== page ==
The Effect of Drought on the Comparative Fitness of Purple Needle Grass (Stipa pulchra) in the Presence of an Invasive Weed

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Research Poster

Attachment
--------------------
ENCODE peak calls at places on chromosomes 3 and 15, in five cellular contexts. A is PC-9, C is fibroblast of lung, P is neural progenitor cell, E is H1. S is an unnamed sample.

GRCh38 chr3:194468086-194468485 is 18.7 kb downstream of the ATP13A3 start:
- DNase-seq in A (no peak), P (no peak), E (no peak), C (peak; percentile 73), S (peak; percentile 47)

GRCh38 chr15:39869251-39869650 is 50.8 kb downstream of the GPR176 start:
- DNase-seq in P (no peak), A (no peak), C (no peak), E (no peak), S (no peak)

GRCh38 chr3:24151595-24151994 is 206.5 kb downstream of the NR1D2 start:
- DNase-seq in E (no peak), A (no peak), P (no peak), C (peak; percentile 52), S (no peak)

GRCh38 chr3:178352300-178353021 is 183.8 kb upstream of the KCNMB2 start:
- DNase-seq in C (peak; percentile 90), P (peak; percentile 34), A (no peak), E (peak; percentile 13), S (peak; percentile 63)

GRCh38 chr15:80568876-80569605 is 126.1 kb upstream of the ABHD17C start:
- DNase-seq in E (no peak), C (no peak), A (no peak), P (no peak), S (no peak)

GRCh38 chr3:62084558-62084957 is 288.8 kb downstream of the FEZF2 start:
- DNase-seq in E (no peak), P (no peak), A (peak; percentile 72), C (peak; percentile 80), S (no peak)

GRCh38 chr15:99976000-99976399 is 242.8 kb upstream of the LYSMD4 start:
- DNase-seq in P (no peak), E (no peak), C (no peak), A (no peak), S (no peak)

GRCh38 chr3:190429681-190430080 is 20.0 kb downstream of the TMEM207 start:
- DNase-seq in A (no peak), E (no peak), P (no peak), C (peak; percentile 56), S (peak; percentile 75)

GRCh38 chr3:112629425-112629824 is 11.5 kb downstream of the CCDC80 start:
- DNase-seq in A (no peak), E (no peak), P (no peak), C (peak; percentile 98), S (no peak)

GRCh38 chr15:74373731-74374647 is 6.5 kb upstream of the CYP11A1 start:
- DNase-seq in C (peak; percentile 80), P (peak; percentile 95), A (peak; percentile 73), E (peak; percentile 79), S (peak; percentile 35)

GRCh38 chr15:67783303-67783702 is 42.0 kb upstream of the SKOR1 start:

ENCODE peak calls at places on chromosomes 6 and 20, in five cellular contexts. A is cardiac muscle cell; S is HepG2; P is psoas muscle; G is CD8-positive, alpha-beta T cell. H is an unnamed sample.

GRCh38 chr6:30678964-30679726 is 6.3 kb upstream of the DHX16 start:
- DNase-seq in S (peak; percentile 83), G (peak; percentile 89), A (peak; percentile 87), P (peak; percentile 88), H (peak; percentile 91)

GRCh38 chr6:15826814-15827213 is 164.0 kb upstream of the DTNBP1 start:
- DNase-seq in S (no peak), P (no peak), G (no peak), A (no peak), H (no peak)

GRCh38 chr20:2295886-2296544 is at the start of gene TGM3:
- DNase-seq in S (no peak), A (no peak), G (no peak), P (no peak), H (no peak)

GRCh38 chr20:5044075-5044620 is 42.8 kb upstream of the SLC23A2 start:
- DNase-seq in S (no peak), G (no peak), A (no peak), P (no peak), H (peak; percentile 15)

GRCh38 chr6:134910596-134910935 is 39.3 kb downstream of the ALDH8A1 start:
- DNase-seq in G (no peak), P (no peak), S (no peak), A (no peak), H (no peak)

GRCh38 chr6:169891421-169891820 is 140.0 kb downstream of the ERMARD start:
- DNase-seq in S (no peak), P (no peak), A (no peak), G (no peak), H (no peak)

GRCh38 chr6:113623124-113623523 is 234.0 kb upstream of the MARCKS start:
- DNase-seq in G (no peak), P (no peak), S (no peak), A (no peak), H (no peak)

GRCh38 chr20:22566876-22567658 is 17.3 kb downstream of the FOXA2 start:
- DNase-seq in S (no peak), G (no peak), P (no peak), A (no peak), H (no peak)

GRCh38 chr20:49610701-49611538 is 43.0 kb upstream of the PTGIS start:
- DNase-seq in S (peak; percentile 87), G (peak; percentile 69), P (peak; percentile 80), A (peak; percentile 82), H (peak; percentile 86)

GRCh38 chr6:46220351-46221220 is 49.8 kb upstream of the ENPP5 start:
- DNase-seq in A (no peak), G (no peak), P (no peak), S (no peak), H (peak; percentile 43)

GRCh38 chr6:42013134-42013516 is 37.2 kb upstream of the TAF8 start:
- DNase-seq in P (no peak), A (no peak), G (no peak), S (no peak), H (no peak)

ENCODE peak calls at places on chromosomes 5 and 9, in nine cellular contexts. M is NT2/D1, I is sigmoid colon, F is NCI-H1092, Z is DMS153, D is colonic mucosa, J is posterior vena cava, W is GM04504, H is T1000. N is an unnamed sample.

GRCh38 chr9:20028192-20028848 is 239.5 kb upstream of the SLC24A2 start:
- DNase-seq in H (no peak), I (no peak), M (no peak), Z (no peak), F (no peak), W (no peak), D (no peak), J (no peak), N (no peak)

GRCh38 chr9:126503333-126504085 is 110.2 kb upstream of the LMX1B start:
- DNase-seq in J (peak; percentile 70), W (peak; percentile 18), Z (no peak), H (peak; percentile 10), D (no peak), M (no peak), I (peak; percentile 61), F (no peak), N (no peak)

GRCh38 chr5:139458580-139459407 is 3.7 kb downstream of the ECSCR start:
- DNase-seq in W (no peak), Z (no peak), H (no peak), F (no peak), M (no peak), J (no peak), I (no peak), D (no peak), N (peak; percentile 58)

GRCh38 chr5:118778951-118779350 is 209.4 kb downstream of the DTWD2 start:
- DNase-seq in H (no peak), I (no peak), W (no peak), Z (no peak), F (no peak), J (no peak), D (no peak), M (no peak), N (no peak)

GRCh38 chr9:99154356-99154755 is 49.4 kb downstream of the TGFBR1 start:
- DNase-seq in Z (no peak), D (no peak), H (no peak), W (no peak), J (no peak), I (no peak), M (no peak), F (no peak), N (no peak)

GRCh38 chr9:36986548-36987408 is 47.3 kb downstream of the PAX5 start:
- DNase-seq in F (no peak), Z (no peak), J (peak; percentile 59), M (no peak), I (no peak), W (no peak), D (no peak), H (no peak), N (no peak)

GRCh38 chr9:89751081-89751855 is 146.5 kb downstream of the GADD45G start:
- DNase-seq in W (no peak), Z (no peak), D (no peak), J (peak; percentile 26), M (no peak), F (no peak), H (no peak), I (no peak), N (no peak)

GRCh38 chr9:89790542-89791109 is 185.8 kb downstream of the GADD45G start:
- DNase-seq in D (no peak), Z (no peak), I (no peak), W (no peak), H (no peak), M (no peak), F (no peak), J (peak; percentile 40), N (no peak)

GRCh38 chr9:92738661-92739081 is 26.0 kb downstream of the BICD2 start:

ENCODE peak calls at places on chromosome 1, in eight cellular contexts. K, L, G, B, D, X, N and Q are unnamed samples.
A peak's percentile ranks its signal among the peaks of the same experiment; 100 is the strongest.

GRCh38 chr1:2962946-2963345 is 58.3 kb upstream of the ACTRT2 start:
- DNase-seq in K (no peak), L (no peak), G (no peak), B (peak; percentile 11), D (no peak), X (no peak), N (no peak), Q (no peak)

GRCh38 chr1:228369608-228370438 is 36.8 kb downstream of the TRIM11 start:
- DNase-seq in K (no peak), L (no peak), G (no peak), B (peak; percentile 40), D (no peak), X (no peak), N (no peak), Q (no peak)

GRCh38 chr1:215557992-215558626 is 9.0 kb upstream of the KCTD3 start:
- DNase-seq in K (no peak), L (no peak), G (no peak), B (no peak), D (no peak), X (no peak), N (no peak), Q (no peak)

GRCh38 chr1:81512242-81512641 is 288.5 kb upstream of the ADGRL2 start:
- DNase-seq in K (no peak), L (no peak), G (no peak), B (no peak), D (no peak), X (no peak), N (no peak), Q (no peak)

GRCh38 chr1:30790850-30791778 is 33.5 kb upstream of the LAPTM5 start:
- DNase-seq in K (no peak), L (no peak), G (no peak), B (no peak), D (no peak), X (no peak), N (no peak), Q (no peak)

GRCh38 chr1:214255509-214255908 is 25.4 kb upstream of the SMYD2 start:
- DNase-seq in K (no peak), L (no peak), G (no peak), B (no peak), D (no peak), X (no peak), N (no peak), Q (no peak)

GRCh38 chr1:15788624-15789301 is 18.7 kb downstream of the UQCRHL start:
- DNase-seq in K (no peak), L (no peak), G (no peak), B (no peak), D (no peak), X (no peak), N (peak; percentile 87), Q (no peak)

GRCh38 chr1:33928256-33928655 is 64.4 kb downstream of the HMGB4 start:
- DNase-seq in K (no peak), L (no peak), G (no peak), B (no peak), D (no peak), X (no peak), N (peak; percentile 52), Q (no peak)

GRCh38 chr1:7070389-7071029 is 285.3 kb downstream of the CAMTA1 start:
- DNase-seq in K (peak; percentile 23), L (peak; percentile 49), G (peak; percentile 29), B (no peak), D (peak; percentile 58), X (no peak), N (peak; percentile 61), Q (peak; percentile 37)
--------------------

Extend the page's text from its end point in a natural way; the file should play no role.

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Studies on the relative health of Stipa pulchra, a California native perennial bunchgrass, were conducted at the transplant garden on the Drescher campus of Pepperdine University in the Spring semesters of 2016 and 2017. Following the trend of other perennial native grasses, Stipa pulchra is dwindling due to competition with Avena fatua and other invasive species introduced by human activities. In 2016, in the midst of historic five-year drought in California, stomatal conductance, dark adapted fluorescence, water potential, and height of S. pulchra and A. fatua were recorded and compared. As hypothesized, the wild S. pulchra exhibited greater overall fitness-- in stomatal conductance, height, and water potential than the transplanted S. pulchra, and surprisingly also exhibited greater fitness than the A. fatua. After the abnormally high winter rainfall of 2017, it was hypothesized that all plants would exhibit higher fitness than the previous year, and A. fatua would have greater relative fitness than wild or transplanted S. pulchra. A. fatua exhibited a higher relative fitness than both the transplant and wild S. pulchra, as indicated by significantly higher stomatal conductance and height. The low levels of water potential indicated stress in transplanted S. pulchra. Comparison to the previous year also revealed an overall increase in plant growth. The findings demonstrate the impact of competitive invasive species on the growth of a struggling native species, especially in conditions of stress.

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